Would-be gaming funds divvied

Published 12:01 am Tuesday, November 22, 2011

NATCHEZ — Adams County will receive 30 percent of the city’s royalties from the new proposed Roth Hill casino.

Adams County Attorney Bobby Cox reported to the Adams County Board of Supervisors at its meeting Monday that, according to House Bill 1884, the county is entitled to 30 percent of the 3.2 percent in total revenues the city will collect from the casino.

The percentage is the same the county currently receives from the city’s royalties from the Isle of Capri casino.

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Supervisor Henry Watts had asked, at the board’s Nov. 7 meeting, about the revenues. Watts said then the county could use gaming revenue from a new casino to offset the increasing cost of fire protection.

The Natchez Board of Aldermen recently asked the supervisors for an additional $50,000 to fund fire protection.

The county generally spends all of the gaming revenue it receives from the city on fire protection, which the county pays back to the city to fund.

Board President Darryl Grennell said he has no idea how the money from the new casino will be used.

“You have a new board coming in,” Grennell said after the meeting. “I think it’s too early to tell what that money will be used for.”

In other news from the meeting:

4The board met in executive session for approximately an hour and a half to discuss matters dealing with industrial development, personnel and potential litigation.

4While in executive session, the supervisors authorized Grennell to execute a promissory note for a zero-interest $2 million loan for improvements to the port-owned railway for the Elevance Renewable Sciences project.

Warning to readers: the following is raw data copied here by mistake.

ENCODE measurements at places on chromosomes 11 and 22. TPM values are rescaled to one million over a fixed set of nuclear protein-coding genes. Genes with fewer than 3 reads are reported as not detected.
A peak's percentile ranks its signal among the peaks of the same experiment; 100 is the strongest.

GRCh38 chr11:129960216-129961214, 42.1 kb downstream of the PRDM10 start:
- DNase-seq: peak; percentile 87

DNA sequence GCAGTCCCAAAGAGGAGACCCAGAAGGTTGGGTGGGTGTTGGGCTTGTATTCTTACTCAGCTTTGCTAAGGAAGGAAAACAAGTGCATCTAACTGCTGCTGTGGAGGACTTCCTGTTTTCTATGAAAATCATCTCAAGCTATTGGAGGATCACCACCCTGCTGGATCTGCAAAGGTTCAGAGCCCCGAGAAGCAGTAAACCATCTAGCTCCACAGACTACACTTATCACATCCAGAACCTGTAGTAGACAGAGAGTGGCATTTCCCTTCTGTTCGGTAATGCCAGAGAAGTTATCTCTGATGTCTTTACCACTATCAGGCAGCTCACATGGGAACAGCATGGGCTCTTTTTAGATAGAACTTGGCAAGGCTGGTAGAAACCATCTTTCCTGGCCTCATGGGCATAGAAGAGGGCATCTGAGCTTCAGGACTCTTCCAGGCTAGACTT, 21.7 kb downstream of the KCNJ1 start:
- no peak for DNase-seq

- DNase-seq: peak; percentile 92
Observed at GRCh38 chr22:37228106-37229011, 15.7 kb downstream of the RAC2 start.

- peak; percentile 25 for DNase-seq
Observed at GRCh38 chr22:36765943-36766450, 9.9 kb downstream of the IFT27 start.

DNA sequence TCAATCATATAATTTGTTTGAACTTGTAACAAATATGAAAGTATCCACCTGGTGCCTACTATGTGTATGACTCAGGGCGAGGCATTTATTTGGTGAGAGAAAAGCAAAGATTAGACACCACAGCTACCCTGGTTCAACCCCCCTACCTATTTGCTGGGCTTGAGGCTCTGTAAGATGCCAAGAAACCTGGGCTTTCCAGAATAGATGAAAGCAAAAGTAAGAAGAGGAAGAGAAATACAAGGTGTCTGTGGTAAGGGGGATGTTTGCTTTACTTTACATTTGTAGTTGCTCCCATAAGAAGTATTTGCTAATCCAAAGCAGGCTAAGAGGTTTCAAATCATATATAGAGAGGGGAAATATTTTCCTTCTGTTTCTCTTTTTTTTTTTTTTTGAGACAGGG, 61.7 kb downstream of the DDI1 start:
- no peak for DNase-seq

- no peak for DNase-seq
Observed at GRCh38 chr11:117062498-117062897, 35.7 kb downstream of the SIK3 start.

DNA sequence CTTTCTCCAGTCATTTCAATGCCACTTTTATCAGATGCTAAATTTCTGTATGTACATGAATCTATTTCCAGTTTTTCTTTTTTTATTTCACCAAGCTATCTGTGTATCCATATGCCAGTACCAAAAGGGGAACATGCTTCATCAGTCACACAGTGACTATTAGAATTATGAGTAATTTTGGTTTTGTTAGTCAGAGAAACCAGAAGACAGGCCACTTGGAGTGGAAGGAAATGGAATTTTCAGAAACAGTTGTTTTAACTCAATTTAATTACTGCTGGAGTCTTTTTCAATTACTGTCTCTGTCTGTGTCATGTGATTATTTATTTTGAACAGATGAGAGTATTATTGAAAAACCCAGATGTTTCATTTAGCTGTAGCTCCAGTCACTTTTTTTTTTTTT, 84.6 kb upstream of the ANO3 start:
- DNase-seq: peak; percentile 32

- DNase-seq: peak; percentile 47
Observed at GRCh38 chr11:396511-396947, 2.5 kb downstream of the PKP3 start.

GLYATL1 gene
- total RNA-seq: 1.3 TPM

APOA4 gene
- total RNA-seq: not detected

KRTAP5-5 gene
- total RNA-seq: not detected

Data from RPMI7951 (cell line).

The loan is one part of the board’s funding package for Elevance. The loan will come from the Mississippi Development Authority’s Freight Rail Service Revolving Loan Program.

The monthly payments for the loan will not start until after the improvements to the rail are complete.

Part of the agreement the economic development agency Natchez Inc. made with Elevance ensures full reimbursement for the $3 million the board has pledged to invest for county port investments necessary to make the project possible.

The company won’t be paying property taxes for the first 10 years, but will be paying a fee to local governments in lieu of those taxes.

The fee will be 33 percent of what the company’s ad valorem property tax assessment is. The 33 percent will be split between the county and the school district.

4Grennell told Stan Owens, director of civil defense, he was concerned about the lack of county residents that are signed up for the county’s Code Red weather alert system.

“We need to do more awareness (about the system) for the community,” Grennell said. “It could be a potentially life-saving procedure for people.”

Owens said he agreed with Grennell and was disappointed there were only 6,000 residents signed up for the service.

The Code Red system calls households and businesses to alert them to the fact that bad weather is approaching. Owens said people now have the option to opt out of the flash flood warning alert, and text message alerts are coming soon.

Owens and Grennell agreed to meet to discuss awareness initiatives for the system. Supervisor Mike Lazarus suggested getting schools involved in letting students and parents know about the service.

To sign up for the Code Red weather alert service, visit www.adamscountyms.gov or call 800-566-9780.

4The supervisors reappointed Roy Winkworth as vice chairman of the Copiah-Lincoln Community College Board of Trustees.

The board received a letter from Dr. Ronnie Nettles, president of Co-Lin, that stated Winkworth’s term was nearing its end and recommending he be reappointed.

4The board authorized Grennell to advertise for the positions of road manager and secretary/inventory clerk.

Clarence “Curley” Jones retired from the road manager job in October, and board secretary/inventory clerk Angela Hutchins will be a supervisor starting in January.